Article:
In response to the review-exemption scandal, last Thursday Interior Secretary Ken Salazar announced that he had banned approval of new offshore oil-drilling permits -- but the next day, Interior acknowledged that environmental exemptions and drilling plans have not been halted. Salazar is still allowing those flawed drilling approvals to proceed, only halting the issuance of a last technical check-off that doesn't involve any environmental review.

Get more from ABC News and see Center for Biological Diversity Executive Director Kierán Suckling talk about it on Democracy Now! 

Sunday, May 16, 2010

43. Effects of Hurricane Katrina on Ecological and Human Health Assessed

ScienceDaily (May 15, 2010) — Scientists studying the environmental impact of Hurricane Katrina on the Gulf Coast of Louisiana and the city of New Orleans have revealed the ecological impact and human health risks from exposure to chemical contaminants. The findings, published in a special issue of Environmental Toxicology and Chemistry, demonstrate how Hurricane Katrina caused significant ecological damage by altering coastal chemistry and habitat.

"While evidence suggests that hurricanes may increase in intensity, resulting in even greater economic damage in the future, social and cultural factors are also important aspects to consider for the future impact of hurricanes," said Dr. Bill Benson of the United States Environmental Protection Agency (USEPA). "It is important that higher priority is given to understanding social factors and demographic patterns pertaining to continued development along our nation's coastline."The research reveals how chemical concentrations across coastal areas varied, but within New Orleans elevated concentrations of lead, arsenic and other chemicals were found, particularly in the most disadvantaged areas of the city following Hurricane Katrina. The team also discovered how airborne contaminants known to pose health risks, were released through demolition projects during the city-wide cleanup operation.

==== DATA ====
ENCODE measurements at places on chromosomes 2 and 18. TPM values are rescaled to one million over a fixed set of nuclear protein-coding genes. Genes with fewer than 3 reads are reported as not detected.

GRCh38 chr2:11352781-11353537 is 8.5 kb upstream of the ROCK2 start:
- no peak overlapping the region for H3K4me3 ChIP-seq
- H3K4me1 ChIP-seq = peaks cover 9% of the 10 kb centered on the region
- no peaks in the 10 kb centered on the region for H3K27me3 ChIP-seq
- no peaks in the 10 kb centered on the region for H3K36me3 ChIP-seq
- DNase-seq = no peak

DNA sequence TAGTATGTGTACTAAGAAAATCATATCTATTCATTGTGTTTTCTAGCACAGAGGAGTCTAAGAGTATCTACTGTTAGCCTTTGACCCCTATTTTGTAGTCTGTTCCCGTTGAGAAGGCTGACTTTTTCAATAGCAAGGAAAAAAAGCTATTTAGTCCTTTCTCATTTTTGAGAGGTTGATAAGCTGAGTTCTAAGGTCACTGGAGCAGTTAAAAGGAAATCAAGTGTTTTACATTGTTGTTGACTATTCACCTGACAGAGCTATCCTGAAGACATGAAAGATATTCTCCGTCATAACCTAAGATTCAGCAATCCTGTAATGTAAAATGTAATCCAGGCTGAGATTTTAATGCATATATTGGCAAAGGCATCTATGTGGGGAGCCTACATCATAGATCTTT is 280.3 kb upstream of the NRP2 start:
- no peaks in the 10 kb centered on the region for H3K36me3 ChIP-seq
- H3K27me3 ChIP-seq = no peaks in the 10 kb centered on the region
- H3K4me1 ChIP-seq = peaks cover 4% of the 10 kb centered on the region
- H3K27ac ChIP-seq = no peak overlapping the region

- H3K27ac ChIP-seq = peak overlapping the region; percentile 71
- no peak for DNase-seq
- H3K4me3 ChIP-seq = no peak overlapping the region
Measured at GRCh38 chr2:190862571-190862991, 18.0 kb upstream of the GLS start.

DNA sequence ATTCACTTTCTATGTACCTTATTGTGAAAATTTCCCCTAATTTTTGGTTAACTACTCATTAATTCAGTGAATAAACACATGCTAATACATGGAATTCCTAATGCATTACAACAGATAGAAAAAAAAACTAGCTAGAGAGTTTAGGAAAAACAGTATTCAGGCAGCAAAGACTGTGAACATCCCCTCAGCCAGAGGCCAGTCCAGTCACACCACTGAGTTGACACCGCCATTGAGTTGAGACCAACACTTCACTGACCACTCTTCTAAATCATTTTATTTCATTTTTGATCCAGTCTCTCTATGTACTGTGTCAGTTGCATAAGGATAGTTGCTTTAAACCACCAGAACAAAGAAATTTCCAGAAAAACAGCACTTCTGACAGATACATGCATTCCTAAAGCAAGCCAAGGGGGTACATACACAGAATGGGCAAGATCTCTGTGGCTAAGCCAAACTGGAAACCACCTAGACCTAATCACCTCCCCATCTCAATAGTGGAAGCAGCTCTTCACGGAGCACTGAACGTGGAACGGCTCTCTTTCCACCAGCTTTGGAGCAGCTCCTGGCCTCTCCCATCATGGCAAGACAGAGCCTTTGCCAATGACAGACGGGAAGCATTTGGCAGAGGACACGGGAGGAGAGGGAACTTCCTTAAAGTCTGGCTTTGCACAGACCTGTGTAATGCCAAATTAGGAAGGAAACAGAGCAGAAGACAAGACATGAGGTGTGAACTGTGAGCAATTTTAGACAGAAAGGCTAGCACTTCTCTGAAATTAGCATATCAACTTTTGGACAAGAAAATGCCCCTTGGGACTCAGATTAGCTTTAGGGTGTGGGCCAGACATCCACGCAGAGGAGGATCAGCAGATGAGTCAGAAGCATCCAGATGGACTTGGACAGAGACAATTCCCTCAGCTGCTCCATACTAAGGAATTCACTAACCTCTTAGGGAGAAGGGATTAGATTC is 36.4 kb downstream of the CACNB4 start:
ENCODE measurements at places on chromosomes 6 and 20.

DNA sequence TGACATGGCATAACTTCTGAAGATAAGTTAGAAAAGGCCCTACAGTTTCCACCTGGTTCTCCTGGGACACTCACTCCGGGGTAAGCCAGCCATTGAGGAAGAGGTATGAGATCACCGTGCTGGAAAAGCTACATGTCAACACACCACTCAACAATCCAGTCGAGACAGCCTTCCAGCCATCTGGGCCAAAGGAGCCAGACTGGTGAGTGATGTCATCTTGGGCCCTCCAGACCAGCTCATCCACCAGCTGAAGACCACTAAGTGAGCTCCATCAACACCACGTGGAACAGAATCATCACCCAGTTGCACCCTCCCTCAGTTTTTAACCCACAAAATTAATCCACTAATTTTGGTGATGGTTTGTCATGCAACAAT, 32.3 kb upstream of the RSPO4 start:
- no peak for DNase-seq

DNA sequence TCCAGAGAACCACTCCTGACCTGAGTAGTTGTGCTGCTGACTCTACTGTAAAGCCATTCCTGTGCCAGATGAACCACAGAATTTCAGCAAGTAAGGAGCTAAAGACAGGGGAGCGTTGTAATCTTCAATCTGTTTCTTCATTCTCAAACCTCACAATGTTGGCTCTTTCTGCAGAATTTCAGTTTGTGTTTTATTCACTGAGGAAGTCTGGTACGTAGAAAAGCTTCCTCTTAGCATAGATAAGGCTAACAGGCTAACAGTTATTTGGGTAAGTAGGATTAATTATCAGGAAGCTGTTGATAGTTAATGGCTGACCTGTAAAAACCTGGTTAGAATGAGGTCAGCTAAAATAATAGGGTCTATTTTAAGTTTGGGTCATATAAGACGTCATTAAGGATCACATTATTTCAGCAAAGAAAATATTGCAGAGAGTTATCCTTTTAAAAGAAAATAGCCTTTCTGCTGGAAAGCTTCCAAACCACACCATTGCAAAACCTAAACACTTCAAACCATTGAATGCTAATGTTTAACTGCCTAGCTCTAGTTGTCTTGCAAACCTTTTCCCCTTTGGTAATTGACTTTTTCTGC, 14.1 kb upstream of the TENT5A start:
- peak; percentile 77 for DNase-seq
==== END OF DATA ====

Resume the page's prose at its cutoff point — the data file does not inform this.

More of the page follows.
Hurricane Katrina, which hit New Orleans in August 2005, remains the costliest and deadliest hurricane ever to hit the United States. When the category five hurricane hit land, the resulting surge extended six miles inland, breaching the levees of New Orleans and causing flooding to 80percent of the city to depths of six meters.
In human terms Katrina resulted in 1,800 confirmed fatalities spread over six states with at least 700 people confirmed missing and an additional one million people displaced. Katrina-related damage is estimated to exceed $84 billion, making it the most expensive natural disaster in US history. Yet it is the indirect environmental impact that continues to pose a risk to the population of New Orleans.
To discover the impact of chemical contamination Dr. George Cobb from Texas Tech University led a team to study 128 sampling sites from across the city, combining their findings with data sets generated by Dr. Burton Suedel and co-workers with the U.S. Army Corps of Engineers. Maps were then compiled from the resulting data to reveal chemical distribution across the city.
Elevated concentrations of arsenic and lead were demonstrated to exist throughout New Orleans with the highest concentrations observed in soils from the poorer sections of the city. The team also discovered that lead concentrations exceed the regulatory threshold for safety, with the highest concentrations found in the oldest parts of the city. Lead in soil poses a significant risk to residents who returned to their homes following the evacuation, especially children.
While the team's findings indicated that levels of lead frequently exceed regulatory thresholds, further research showed that many of the contaminants were present in high concentrations before the storm season and that lead may have posed a significant risk to New Orleans residents for years before Hurricane Katrina.
The results also revealed elevated concentrations of arsenic in surface soils and flood sediments across New Orleans, caused by sediment deposition or from flooded building materials.